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Discussion Starter · #1 ·
I'm just ending recovery from my last one. Still some aches and pains, still some slowness, although I've run a few "better than race pace" runs on the dreadmill at the hotel.<br><br>
1) I am only up to 40 miles per week, and that's this week<br>
2) I look at the 55 mpw plans and they look skimpy (Pfitz et al), even the 12 week ones.<br>
3) I look at the 18 week 70 mpw one and I can't do the first few weeks, and part of me wonders if I can do it at all this summer (life intervenes).<br><br>
I want to improve, know that I can if I put the miles in, but I don't have the base back yet.<br><br>
What to do...?<br><br>
Go with a 12 week 70 one and work up to 55 or so consistent miles with lots of MP runs thrown in? Pick up the 18 week one when I can? What?
 

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I think 40 mpw is pretty good, actually. And I don't think you've really "lost" the base. Then again, I think the Pfitz 55 plan is pretty good... <i>especially if you've recently been through a training cycle or two...</i><br><br>
I would work up to 50-55 miles... no speed work aside from strides and the occasional tempo run... and then pick up 18/55 or 18/70 as you can.<br><br>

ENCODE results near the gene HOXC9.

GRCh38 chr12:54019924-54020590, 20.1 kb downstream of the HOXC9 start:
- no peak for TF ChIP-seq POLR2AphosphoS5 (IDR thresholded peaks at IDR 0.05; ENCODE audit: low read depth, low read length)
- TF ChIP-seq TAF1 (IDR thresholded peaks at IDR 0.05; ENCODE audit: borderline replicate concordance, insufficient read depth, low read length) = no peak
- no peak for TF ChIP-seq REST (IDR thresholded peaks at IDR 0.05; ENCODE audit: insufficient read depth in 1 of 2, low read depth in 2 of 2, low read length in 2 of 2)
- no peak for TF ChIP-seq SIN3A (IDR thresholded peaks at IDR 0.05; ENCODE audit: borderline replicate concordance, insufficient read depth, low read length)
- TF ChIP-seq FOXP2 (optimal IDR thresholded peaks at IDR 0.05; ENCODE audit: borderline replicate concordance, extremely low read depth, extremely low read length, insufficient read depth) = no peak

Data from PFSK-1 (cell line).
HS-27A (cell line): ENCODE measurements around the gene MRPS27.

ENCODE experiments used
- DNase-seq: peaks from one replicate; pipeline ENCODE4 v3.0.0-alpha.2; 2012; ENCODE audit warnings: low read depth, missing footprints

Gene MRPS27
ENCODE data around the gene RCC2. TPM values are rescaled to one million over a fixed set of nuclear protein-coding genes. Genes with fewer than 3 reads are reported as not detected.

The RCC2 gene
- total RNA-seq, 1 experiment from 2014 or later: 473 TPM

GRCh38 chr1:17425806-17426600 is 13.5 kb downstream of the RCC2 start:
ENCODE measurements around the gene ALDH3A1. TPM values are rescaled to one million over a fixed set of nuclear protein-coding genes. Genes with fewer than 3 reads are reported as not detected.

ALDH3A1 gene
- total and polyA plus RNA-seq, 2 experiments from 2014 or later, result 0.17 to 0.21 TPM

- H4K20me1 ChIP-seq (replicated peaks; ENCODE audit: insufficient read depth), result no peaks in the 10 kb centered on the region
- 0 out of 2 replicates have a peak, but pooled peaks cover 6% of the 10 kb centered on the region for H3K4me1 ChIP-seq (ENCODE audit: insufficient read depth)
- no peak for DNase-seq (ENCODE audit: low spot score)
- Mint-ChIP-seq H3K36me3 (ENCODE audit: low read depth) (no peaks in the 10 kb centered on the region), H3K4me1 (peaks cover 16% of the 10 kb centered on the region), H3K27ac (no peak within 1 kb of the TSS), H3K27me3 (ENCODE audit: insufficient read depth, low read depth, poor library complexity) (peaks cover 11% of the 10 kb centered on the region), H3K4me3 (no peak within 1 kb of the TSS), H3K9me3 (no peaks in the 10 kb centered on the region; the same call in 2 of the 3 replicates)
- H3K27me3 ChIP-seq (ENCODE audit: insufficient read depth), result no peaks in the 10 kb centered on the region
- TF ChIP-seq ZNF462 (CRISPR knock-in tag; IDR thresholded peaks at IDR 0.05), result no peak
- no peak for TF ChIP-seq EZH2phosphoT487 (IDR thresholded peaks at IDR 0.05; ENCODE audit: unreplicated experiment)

Here's the trick. The first section of that plan (4-6 weeks, I don't remember) is base building. You are gonna be doing that <i>anyway</i>. If you can get to 55mpw, you should be able to slide into the second phase around the plan's week 5, 6, or 7 with no worries.<br><br>
What race are you looking at?
 

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Discussion Starter · #3 ·
The "new course" Toronto International. October 14th.
 

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Grizz,<br>
Welcome back.<br><br>
I'd use the Pfitz 70 mpw as a guide, but perhaps modify it down a little bit. You will want to ease into your training as you finish recovery, but it is not as though you need to start over. I think that you can pretty quickly get back up in the 50s - you may not need to be very cautious with your jumps early on. Just monitor your body closely, if it feels like too much, it probably is.<br><br>
If you want to chat in more depth, feel free to e-mail me.
 

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Grizzly,<br><br>
I am facing the same question here with my local group. We are targeting marathons on Oct 7 and 21 (Chicago and Columbus.)<br><br>
I know you've embarked down the road with Pfitz, but I give <i>Daniels Running Formula</i> an endorsement. Not just one of taking his template and slapping against a calendar. Daniels' concepts takes into consideration your past experience (volume you are comfortable with,) time (weeks) available, allows you to develop a program that fits your needs. His program allows this, instead of you having to modify a plan to fit your needs.<br><br>
I have worked with athletes using DRF in the past, and I have developed another plan for this fall using the Daniels concepts.<br><br>
FYI, I have trained in previous seasons with my group using a multitude of plans, including Higdon, Pfitz, Daniels, and most recently this past spring with the Benji Durden plan.<br><br>